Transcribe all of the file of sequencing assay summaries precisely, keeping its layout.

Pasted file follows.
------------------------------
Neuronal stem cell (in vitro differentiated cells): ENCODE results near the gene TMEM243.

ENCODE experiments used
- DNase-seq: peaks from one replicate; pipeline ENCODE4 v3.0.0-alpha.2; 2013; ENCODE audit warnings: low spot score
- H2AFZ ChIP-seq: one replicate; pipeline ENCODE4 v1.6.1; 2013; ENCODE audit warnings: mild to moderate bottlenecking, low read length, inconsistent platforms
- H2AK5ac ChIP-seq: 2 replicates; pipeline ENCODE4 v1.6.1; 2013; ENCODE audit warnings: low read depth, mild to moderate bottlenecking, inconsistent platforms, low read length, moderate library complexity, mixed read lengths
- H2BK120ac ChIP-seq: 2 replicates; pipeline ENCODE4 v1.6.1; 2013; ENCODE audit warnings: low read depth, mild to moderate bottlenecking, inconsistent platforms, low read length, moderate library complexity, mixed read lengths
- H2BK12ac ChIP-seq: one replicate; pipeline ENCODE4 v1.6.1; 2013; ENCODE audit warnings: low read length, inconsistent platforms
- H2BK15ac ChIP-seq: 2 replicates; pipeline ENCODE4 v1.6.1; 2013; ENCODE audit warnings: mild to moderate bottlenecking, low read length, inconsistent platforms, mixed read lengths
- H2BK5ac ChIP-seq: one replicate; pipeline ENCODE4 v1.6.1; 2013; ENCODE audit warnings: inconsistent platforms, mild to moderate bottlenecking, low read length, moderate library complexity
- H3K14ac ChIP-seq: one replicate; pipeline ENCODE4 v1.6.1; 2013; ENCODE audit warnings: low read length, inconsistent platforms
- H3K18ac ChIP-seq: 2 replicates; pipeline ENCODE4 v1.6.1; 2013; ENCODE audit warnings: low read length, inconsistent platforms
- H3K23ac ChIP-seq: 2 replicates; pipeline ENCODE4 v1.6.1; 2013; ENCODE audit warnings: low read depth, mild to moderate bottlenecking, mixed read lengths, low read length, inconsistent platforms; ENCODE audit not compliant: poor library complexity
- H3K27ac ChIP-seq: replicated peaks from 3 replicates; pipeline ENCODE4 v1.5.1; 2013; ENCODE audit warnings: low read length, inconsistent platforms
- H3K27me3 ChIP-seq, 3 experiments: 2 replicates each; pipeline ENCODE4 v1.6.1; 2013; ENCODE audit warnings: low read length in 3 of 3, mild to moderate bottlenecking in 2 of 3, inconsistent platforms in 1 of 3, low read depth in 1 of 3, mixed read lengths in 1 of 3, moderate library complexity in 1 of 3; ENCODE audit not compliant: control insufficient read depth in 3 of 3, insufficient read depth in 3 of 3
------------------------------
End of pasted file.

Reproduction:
Neuronal stem cell (in vitro differentiated cells): ENCODE results near the gene TMEM243.

ENCODE experiments used
- DNase-seq: peaks from one replicate; pipeline ENCODE4 v3.0.0-alpha.2; 2013; ENCODE audit warnings: low spot score
- H2AFZ ChIP-seq: one replicate; pipeline ENCODE4 v1.6.1; 2013; ENCODE audit warnings: mild to moderate bottlenecking, low read length, inconsistent platforms
- H2AK5ac ChIP-seq: 2 replicates; pipeline ENCODE4 v1.6.1; 2013; ENCODE audit warnings: low read depth, mild to moderate bottlenecking, inconsistent platforms, low read length, moderate library complexity, mixed read lengths
- H2BK120ac ChIP-seq: 2 replicates; pipeline ENCODE4 v1.6.1; 2013; ENCODE audit warnings: low read depth, mild to moderate bottlenecking, inconsistent platforms, low read length, moderate library complexity, mixed read lengths
- H2BK12ac ChIP-seq: one replicate; pipeline ENCODE4 v1.6.1; 2013; ENCODE audit warnings: low read length, inconsistent platforms
- H2BK15ac ChIP-seq: 2 replicates; pipeline ENCODE4 v1.6.1; 2013; ENCODE audit warnings: mild to moderate bottlenecking, low read length, inconsistent platforms, mixed read lengths
- H2BK5ac ChIP-seq: one replicate; pipeline ENCODE4 v1.6.1; 2013; ENCODE audit warnings: inconsistent platforms, mild to moderate bottlenecking, low read length, moderate library complexity
- H3K14ac ChIP-seq: one replicate; pipeline ENCODE4 v1.6.1; 2013; ENCODE audit warnings: low read length, inconsistent platforms
- H3K18ac ChIP-seq: 2 replicates; pipeline ENCODE4 v1.6.1; 2013; ENCODE audit warnings: low read length, inconsistent platforms
- H3K23ac ChIP-seq: 2 replicates; pipeline ENCODE4 v1.6.1; 2013; ENCODE audit warnings: low read depth, mild to moderate bottlenecking, mixed read lengths, low read length, inconsistent platforms; ENCODE audit not compliant: poor library complexity
- H3K27ac ChIP-seq: replicated peaks from 3 replicates; pipeline ENCODE4 v1.5.1; 2013; ENCODE audit warnings: low read length, inconsistent platforms
- H3K27me3 ChIP-seq, 3 experiments: 2 replicates each; pipeline ENCODE4 v1.6.1; 2013; ENCODE audit warnings: low read length in 3 of 3, mild to moderate bottlenecking in 2 of 3, inconsistent platforms in 1 of 3, low read depth in 1 of 3, mixed read lengths in 1 of 3, moderate library complexity in 1 of 3; ENCODE audit not compliant: control insufficient read depth in 3 of 3, insufficient read depth in 3 of 3